The most far-reaching of the innovations is academic. Last year Chancellor Cortines announced tougher math and science courses for all high schools, and these 9th graders will be expected to do the work necessary to pass the difficult and prestigious New York State Regents exams at the end of the year. Only a fraction of 1 percent of Thomas Jefferson graduates received a Regents diploma in 1994, compared with over 18 percent citywide.
I wondered how realistic the expectation was when I talked with some students at random outside the classrooms. When I asked one boy what he knew about Thomas Jefferson, he said, "Not too much. He was the first President. Stuff like that." I approached two girls. Thomas Jefferson? One of them says confidently, "He was the 17th President." Her friend disagrees. "He was the third President. Right after--what's his name?--John Quincy Adams." The first girl insists she's right, and when I ask her if she can say when Jefferson was President, she says, "Not exactly. Around 1875." Neither of them can think of anything he is famous for having written.
My reservations increased when I read some of the students' work in writing class. One essay, "My Opinion on Violence," being considered for the school newspaper, read in part: "If you feel you want it go out and work for it and stop the taking and steeling. People work very hard for the little things that they have So I know how it feels. Also steeling and rapeing. If you feel you cant have someone Don't grab them and rape them. That the problem in this world now." One's heart goes out to the author, but one's judgment questions her ability to make the grade at the Regents level. The problem began long ago, even before she came to school, and has been compounded ever since. Higher standards will have to begin at the very beginning of schooling, with a firm foundation in basic verbal and numerical skills.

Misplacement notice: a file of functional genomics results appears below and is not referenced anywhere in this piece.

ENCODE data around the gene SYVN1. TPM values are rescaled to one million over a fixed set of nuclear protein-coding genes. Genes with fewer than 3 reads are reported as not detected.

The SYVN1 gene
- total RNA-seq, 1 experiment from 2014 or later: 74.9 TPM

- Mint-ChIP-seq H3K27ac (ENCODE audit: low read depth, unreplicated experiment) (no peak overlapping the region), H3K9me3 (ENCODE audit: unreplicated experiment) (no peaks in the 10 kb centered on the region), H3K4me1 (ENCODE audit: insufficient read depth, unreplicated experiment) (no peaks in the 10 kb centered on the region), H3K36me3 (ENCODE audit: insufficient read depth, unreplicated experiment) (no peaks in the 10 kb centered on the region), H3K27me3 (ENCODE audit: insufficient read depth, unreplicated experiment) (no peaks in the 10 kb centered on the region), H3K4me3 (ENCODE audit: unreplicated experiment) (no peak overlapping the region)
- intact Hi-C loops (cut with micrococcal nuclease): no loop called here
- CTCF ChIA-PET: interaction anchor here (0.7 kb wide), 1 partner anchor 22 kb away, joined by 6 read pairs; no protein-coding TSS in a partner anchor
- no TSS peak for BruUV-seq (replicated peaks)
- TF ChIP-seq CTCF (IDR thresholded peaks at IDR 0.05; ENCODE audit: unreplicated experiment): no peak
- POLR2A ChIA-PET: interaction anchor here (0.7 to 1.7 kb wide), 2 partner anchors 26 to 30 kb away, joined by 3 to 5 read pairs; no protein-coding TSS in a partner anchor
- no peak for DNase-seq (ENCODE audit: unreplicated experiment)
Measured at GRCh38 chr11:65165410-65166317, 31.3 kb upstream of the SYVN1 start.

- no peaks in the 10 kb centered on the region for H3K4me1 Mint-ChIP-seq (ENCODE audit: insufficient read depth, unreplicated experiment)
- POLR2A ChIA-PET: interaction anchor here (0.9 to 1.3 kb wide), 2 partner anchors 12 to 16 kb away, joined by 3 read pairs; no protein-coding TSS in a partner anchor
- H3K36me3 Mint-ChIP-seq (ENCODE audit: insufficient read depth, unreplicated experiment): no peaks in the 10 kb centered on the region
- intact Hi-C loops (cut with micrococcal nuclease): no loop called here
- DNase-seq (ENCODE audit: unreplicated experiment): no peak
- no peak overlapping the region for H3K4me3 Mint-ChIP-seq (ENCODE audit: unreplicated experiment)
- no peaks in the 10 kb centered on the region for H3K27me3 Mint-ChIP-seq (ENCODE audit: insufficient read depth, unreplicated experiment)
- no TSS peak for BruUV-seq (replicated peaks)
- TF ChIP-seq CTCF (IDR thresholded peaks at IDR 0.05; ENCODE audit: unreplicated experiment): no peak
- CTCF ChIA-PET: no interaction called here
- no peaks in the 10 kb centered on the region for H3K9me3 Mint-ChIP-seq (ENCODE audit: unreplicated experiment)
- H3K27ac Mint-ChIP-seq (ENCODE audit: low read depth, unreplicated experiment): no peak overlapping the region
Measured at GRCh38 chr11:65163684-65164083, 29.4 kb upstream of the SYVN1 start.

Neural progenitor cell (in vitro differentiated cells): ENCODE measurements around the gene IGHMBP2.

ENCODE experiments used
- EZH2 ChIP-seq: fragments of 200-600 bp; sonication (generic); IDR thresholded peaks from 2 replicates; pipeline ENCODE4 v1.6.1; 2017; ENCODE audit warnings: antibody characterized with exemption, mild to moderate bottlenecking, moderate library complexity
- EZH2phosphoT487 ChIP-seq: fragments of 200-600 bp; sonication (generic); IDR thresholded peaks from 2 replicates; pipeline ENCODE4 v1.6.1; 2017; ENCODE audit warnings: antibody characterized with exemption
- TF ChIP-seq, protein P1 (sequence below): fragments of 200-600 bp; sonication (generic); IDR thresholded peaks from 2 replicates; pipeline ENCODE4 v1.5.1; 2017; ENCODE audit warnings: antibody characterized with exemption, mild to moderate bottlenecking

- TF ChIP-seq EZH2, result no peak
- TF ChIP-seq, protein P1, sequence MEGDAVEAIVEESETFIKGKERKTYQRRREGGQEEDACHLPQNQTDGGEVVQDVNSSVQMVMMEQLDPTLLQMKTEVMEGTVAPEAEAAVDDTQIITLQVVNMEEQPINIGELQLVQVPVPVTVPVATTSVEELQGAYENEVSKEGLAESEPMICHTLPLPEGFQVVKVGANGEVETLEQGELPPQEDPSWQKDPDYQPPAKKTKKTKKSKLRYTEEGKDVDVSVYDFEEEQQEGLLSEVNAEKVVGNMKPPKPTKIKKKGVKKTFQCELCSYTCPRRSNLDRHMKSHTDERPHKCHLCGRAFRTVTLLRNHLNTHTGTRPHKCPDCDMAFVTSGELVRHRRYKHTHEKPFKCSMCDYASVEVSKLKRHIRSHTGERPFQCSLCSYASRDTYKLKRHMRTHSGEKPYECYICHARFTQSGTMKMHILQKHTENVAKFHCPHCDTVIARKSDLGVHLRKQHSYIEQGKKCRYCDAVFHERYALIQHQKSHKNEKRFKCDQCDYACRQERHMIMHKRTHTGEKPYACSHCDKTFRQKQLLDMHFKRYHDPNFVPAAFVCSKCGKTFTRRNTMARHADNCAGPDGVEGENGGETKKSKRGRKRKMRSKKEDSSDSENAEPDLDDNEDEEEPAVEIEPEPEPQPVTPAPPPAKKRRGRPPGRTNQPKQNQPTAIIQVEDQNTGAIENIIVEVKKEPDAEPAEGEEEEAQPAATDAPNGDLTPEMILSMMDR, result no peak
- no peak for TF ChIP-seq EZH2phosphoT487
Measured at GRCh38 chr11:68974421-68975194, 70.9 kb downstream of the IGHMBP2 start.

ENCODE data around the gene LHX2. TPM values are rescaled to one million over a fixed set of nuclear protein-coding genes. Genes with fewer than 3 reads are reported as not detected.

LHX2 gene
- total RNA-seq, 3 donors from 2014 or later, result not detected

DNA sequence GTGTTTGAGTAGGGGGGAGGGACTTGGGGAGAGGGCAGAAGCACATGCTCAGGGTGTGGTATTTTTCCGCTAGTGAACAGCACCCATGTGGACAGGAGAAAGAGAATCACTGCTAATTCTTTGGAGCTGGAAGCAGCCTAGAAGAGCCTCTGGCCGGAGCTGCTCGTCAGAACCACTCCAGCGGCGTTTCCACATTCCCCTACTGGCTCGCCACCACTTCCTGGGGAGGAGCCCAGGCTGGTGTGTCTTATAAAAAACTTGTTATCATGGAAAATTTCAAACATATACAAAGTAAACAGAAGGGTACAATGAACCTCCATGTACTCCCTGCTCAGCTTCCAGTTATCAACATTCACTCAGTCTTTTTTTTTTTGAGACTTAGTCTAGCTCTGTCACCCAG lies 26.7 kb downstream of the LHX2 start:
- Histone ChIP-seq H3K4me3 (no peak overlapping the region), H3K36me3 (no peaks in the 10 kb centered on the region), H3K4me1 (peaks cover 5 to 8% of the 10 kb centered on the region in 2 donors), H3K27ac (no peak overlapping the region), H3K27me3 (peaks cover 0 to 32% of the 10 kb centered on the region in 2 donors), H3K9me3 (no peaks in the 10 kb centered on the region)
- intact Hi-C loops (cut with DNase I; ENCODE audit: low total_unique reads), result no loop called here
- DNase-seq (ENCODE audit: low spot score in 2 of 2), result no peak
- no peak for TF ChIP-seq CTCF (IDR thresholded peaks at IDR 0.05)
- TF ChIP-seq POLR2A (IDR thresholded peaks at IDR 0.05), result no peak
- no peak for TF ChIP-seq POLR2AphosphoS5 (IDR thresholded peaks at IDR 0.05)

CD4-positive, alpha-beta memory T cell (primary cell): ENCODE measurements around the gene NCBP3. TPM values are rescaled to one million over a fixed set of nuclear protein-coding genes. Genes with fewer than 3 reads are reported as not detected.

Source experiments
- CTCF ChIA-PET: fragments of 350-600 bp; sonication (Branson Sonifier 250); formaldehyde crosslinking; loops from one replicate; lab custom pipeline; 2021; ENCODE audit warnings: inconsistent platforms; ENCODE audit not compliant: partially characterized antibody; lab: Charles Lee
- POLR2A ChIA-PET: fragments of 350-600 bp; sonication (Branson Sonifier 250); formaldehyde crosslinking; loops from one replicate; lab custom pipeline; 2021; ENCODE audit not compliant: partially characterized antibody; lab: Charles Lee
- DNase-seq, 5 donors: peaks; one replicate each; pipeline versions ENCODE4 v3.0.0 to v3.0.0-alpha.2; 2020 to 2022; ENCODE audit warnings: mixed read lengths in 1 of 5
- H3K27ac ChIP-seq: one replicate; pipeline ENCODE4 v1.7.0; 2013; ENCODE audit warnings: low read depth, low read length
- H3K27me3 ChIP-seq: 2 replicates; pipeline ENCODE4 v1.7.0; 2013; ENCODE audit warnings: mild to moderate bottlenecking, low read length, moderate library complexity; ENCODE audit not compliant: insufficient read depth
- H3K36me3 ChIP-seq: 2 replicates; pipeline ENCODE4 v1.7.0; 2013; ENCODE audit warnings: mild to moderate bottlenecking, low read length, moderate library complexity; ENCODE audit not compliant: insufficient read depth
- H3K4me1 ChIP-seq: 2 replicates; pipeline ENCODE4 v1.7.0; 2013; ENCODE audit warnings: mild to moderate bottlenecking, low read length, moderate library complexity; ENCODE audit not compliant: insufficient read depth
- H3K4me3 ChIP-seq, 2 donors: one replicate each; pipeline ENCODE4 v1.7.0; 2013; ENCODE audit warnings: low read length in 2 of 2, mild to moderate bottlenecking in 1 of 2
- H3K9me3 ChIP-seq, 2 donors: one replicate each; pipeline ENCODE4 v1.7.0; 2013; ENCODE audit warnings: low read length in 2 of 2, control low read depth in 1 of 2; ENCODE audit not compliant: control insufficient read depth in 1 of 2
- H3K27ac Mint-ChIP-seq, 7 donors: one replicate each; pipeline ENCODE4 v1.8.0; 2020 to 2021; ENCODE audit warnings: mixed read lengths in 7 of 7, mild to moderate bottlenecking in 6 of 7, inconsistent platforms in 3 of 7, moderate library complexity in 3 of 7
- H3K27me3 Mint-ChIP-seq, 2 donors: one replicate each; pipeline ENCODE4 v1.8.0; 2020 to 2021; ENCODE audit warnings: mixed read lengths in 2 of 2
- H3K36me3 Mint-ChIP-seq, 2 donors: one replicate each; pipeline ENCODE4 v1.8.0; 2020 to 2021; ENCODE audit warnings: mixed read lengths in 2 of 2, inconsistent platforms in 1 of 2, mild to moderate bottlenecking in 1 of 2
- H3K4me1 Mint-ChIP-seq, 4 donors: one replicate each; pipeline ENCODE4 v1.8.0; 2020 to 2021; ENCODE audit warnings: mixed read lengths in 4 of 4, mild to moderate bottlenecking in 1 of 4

Meanwhile, on the assumption that all children deserve a quality education and that we have to start somewhere, one can only applaud the intentions of the chancellor and the efforts of the principals who are doing their best to carry them out. Mrs. Medley exhibits the two most necessary qualities for her job: optimism and energy. She's brought Thomas Jefferson a long way but, in the words of the old song, she still has a long way to go. She'll need help, and the point of Principal for a Day is to engage the interest of corporations and individuals in helping. Visits to offices to see the different worlds of work in action, donations of books, computers, chairs, hours of mentoring--these and other contributions followed from last year's first such day. This year the chancellor's office had so many requests to participate that some schools had as many as three co-principals for the day.
But careful observers will have noted some things beyond their power, or Mrs. Medley's, to change. The enemies of promise here are the board of education, with its top-heavy bureaucracy imposing an infinity of regulations and the mountains of paperwork that accompany them, and the United Federation of Teachers, the union which jealously guards the privileges of seniority and makes it practically impossible to fire a bad teacher or even move one to a job out of the classroom to make room for someone better. Fresh paint, computers, supplies are all good to have, but if we want our kids to learn more, nothing counts as much as inspired and inspiring teachers.